Buoyed by transfers and improved returning players, Arizona has rolled through the early part of its schedule, climbing to No. 4 in this week’s AP Top 25 after winning the Maui Invitational.

“I learned that we’re good,” Lloyd said. “We’re tough. We’re gritty. I think there’s going to be some great things for us to really double down on and some things to show our guys where we went the wrong way.”

Lloyd had a superb first season in the desert, earning coach of the year honors last season with a team that lost three players to the NBA.

The Wildcats (6-0) had to replace three NBA players again this season. Again, they made a seamless transition.

Improvement on the part of the returning players has been a big part of it.

Oumar Ballo, considered a project as a freshman at Gonzaga, has transformed into one of the nation’s best big men. The 7-foot, 260-pound center from Mali has vastly improved his footwork and developed patience in the post, setting himself up for good shots instead of trying to bull his way to the basket.

Ballo is averaging 19 points and 10 rebounds while shooting 76.7% from the field, fourth-best nationally. He was named Maui Invitational MVP after finishing with 30 points and 13 rebounds against No. 7 Creighton in the title game.

Not bad for a player who averaged 2.5 points and 6.3 minutes per game two years ago at Gonzaga.

“When he struggled, I still believed in him,” Lloyd said. “I didn’t need for him to be instantly successful for me to reaffirm my belief in him. When he struggled, we continued to love him and work with him and then he continued to hang in there and I think it is a great story.”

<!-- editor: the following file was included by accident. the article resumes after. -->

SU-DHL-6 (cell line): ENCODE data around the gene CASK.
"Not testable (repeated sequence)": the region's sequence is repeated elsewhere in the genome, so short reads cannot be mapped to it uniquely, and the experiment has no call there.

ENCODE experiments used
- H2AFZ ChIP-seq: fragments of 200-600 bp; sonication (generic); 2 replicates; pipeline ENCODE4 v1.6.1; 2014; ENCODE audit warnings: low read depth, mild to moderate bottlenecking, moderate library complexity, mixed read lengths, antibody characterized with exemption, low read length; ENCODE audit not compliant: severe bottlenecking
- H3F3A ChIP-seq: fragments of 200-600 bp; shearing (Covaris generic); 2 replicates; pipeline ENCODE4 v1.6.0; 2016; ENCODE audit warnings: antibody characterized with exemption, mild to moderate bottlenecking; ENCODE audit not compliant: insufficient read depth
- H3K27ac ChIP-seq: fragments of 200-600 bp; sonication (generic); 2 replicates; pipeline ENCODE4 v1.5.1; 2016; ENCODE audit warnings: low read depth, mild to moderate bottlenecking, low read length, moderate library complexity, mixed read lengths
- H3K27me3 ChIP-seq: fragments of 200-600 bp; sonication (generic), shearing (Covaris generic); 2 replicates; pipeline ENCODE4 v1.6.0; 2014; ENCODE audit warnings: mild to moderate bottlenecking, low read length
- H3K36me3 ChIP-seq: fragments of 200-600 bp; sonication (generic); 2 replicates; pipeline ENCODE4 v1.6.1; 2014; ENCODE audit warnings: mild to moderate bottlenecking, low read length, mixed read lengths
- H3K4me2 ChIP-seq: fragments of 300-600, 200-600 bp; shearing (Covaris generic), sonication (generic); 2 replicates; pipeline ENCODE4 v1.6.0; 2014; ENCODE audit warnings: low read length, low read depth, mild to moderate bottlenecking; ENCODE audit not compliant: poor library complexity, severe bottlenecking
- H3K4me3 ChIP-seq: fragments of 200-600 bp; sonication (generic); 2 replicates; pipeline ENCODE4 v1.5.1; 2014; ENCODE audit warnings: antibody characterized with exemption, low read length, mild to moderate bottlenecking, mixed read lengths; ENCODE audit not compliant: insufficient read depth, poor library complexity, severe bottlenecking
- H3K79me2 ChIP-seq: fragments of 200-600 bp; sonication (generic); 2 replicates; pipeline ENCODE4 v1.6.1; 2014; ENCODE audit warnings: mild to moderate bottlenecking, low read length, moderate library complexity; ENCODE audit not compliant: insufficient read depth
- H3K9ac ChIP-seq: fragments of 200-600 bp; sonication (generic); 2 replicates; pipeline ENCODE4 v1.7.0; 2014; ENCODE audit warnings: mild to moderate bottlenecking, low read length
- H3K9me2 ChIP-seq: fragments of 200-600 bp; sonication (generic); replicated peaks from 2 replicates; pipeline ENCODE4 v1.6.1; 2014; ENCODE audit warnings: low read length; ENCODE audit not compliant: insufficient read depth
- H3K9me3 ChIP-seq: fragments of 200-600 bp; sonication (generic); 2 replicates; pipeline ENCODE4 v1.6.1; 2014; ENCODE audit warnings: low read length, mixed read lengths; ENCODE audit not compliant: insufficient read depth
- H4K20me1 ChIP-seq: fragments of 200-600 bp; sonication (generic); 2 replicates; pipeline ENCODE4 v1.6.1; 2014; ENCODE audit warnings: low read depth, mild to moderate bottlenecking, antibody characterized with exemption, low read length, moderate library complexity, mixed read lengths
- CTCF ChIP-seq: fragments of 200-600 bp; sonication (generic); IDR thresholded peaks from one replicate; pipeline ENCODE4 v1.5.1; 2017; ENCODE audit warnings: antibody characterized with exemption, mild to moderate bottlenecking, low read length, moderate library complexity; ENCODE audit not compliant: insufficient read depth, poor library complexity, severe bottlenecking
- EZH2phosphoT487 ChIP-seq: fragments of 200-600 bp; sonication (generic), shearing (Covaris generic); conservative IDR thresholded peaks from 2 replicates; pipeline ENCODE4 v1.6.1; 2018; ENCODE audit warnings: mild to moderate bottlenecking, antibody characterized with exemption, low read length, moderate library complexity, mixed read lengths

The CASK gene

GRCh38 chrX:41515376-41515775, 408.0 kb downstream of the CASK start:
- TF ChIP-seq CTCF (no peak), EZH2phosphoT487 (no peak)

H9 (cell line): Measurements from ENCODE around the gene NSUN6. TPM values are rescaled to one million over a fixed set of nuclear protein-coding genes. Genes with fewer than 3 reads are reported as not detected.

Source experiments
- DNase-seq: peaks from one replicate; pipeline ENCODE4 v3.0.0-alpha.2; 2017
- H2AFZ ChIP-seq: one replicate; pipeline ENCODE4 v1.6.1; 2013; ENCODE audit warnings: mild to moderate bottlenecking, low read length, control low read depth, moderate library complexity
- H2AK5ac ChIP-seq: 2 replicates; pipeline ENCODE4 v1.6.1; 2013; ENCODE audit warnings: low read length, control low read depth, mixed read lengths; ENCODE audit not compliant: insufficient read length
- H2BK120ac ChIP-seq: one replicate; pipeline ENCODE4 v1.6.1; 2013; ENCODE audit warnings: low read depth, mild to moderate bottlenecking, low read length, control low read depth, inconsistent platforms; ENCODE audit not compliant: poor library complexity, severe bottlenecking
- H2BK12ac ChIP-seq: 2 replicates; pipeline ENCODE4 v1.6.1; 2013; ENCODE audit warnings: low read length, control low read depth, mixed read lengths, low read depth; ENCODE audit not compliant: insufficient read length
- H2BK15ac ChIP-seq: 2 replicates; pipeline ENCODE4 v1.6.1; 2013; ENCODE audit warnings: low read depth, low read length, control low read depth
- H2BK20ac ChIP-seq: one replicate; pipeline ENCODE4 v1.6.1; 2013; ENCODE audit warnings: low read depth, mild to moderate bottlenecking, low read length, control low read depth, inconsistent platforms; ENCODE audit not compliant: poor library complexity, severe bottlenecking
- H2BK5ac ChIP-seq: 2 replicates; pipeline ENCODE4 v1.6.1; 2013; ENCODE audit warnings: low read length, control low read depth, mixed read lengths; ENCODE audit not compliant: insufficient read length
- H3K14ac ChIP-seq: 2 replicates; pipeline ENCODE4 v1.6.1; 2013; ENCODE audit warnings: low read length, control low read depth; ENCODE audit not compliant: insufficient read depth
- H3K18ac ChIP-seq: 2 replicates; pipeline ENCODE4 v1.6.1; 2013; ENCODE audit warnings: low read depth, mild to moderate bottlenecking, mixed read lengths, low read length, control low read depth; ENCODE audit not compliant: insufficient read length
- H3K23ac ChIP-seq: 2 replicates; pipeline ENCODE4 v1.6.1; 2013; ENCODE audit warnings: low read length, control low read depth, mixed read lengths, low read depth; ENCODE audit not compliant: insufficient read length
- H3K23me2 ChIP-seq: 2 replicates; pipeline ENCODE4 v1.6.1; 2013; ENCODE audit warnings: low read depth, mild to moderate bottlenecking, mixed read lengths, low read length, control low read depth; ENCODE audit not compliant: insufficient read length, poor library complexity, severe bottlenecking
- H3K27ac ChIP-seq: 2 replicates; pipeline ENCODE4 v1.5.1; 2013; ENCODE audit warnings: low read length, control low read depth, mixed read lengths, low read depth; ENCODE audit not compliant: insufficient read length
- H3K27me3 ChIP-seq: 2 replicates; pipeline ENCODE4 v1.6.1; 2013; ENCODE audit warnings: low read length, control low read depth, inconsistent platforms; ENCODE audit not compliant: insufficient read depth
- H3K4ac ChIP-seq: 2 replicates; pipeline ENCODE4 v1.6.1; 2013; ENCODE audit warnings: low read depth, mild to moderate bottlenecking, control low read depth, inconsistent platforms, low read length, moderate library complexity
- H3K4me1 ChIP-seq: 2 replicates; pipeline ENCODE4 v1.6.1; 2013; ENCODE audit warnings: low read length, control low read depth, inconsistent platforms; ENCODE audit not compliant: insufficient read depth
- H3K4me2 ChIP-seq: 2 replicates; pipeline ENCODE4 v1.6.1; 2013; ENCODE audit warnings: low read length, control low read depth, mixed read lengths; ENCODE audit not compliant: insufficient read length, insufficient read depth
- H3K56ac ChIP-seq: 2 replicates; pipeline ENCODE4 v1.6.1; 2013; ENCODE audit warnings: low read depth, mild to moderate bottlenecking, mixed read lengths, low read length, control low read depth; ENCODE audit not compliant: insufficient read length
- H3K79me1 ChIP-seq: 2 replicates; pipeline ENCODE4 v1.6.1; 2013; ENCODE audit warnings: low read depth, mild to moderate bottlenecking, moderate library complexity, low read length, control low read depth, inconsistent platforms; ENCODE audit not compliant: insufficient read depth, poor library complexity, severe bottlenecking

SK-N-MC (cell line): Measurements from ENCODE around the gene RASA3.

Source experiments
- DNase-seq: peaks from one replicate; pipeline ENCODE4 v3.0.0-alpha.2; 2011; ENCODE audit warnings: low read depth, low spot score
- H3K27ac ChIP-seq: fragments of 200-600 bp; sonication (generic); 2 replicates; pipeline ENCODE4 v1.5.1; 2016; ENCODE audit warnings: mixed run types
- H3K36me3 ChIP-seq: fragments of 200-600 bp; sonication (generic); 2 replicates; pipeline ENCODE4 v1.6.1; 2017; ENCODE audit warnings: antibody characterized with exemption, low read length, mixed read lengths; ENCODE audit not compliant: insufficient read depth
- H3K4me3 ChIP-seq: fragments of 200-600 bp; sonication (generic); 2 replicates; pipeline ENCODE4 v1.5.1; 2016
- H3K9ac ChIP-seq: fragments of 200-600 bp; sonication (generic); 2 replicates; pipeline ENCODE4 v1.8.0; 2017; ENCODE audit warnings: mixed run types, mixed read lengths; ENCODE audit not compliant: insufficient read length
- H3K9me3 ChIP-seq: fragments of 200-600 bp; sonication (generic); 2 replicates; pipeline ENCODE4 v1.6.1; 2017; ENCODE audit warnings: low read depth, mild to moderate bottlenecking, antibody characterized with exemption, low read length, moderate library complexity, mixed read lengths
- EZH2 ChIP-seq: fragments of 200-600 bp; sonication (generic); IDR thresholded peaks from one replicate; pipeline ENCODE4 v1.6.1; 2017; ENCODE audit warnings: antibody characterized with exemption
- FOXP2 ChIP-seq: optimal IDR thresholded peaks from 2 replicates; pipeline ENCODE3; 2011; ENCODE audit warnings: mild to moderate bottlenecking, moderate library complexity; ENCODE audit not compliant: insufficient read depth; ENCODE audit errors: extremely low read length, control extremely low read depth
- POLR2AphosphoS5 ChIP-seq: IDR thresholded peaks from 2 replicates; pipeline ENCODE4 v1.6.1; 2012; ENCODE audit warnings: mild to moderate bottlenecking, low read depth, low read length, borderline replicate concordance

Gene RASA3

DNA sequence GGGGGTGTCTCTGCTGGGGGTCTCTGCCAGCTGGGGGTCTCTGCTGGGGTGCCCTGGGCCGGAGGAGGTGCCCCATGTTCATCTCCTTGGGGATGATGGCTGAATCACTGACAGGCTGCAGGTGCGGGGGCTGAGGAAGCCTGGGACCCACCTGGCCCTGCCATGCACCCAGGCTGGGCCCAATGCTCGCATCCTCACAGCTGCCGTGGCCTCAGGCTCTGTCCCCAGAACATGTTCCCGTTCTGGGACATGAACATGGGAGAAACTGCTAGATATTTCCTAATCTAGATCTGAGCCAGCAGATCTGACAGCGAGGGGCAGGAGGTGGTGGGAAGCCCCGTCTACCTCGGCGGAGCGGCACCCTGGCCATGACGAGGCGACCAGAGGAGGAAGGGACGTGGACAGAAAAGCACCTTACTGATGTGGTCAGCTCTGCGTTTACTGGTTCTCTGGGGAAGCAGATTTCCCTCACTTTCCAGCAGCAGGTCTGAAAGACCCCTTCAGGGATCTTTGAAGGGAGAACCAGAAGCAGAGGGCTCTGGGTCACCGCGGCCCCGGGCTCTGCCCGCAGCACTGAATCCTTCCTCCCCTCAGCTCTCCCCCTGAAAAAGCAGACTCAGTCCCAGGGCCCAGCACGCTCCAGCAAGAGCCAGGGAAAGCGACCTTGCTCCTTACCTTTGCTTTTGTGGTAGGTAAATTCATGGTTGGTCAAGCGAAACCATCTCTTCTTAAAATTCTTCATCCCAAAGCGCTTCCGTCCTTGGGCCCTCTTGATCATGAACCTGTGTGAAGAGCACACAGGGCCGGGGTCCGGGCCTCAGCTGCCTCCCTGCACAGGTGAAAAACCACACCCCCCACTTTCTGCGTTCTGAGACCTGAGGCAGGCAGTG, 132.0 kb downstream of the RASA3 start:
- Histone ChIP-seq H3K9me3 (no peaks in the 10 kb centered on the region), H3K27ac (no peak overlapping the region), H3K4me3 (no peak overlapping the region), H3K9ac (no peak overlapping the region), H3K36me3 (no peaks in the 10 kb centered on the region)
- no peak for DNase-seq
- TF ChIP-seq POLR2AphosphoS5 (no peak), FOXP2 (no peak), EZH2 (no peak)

Fellow big man Azuolas Tubelis has made a few strides of his own, adding strength and toughness to his athletic, fluid game. The 6-10 forward leads Arizona with 19.3 points per game while grabbing 8.0 rebounds.

Fiery point guard Kerr Kriisa has rounded into a reliable floor leader, averaging 15.3 points and 7.5 assists while shooting 51% from the 3-point arc.

“I don’t pay attention to the antics because they don’t mean anything to me,” Lloyd said. “I know maybe that draws attention to him from other people but when it comes to just pure basketball, I mean he is doing a good job and I think he is really showing something.”

So is Courtney Ramey.

The Texas transfer has given the Wildcats a huge boost in his first season in Tucson, providing hounding defense, leadership and another scoring option. He’s averaging 16 points per game and has hit 10 of 16 from 3-point range so far this season.

Campbell transfer Cedric Henderson Jr. has provided an athletic lift off the bench and 7-foot Estonian Henri Veesaar has given Arizona solid minutes.

The mix of new and old has helped Arizona lead the nation with 97.5 points a game and rank second with 21.8 assists per game. The Wildcats climbed 10 spots in this week’s poll after wins over Cincinnati, No. 24 San Diego State and Creighton.

Arizona opens Pac-12 play Thursday at Utah.

“It was good to get the recognition, but we’re not satisfied,” Ramey said. “Our ultimate goal is to be No. 1 at the end of the season and be the final two teams playing, so I think the regular season matters but it’s not the ultimate goal for us.”

The Wildcats are certainly off to a good start.